This issue begins with an article by Javier Gil Guerrero discussing the Carter administration's efforts in 1979–1980 to launch a public diplomacy campaign that would help moderate extremist Islam and overcome the hostility of Islamic countries and groups. The program began in 1979 primarily in response to the Islamic revolution in Iran and the subsequent seizure of the U.S. embassy in Tehran and attack on the U.S. embassy in Islamabad, but it soon expanded into a much larger effort after Soviet troops invaded and occupied Afghanistan. President Jimmy Carter's national security adviser, Zbigniew Brzezinski, sensed that militant Islam could become an ally in U.S. efforts to counter the Soviet military occupation. Thus, in addition to stepping up the public diplomacy and propaganda campaign vis-à-vis Islam, the Carter administration offered weaponry, training, and financial support to Islamic guerrillas in their jihad against the Soviet presence in Afghanistan—a program that continued over...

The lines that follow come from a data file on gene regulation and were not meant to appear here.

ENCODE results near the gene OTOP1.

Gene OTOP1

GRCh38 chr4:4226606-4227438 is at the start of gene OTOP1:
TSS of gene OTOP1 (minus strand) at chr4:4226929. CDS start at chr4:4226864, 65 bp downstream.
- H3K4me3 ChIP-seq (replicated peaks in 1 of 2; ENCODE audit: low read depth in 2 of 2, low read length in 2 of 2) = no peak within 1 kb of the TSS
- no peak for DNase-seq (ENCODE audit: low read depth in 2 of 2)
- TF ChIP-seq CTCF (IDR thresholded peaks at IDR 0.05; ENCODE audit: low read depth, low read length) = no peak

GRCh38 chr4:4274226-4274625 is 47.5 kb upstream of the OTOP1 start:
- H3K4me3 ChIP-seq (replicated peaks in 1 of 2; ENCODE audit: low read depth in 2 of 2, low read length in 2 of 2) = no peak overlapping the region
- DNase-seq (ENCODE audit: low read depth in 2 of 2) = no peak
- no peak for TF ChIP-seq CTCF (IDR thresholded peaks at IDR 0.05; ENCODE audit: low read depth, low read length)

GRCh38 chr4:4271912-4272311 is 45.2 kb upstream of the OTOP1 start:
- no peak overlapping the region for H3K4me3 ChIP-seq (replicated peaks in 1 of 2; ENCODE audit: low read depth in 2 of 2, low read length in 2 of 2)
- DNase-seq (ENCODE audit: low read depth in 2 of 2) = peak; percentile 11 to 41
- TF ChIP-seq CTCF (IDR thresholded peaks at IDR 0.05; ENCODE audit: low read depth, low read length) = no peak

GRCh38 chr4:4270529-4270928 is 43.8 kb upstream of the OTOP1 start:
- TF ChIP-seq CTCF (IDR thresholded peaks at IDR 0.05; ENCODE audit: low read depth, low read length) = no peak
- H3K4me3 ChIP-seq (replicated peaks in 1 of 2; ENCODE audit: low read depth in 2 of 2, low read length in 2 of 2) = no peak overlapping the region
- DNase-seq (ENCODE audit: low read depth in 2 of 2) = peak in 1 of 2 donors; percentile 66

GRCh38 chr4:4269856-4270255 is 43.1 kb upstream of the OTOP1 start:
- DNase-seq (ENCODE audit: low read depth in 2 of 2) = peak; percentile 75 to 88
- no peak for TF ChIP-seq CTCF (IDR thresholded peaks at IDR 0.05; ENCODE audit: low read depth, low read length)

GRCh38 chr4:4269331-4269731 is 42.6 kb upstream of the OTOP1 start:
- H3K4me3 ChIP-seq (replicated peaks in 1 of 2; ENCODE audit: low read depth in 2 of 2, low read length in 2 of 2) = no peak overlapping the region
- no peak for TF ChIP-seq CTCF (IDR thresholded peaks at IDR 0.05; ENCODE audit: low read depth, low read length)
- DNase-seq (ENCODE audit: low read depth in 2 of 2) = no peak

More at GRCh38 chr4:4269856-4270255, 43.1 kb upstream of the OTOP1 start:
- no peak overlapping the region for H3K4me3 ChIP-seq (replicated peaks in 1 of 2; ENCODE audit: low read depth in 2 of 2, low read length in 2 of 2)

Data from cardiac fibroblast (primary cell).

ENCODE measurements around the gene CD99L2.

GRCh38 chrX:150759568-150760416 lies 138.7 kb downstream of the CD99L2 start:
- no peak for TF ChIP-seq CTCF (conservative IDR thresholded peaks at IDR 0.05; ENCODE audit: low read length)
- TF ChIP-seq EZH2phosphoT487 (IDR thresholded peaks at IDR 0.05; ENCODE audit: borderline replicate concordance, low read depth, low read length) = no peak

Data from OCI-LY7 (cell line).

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January 01 2017
Online Issn: 1531-3298
Print Issn: 1520-3972
© 2017 by the President and Fellows of Harvard College and the Massachusetts Institute of Technology
Massachusetts Institute of Technology
Journal of Cold War Studies (2017) 19 (1): 1–3.
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Editor's Note. Journal of Cold War Studies 2017; 19 (1): 1–3. doi: https://doi.org/10.1162/JCWS_e_00715
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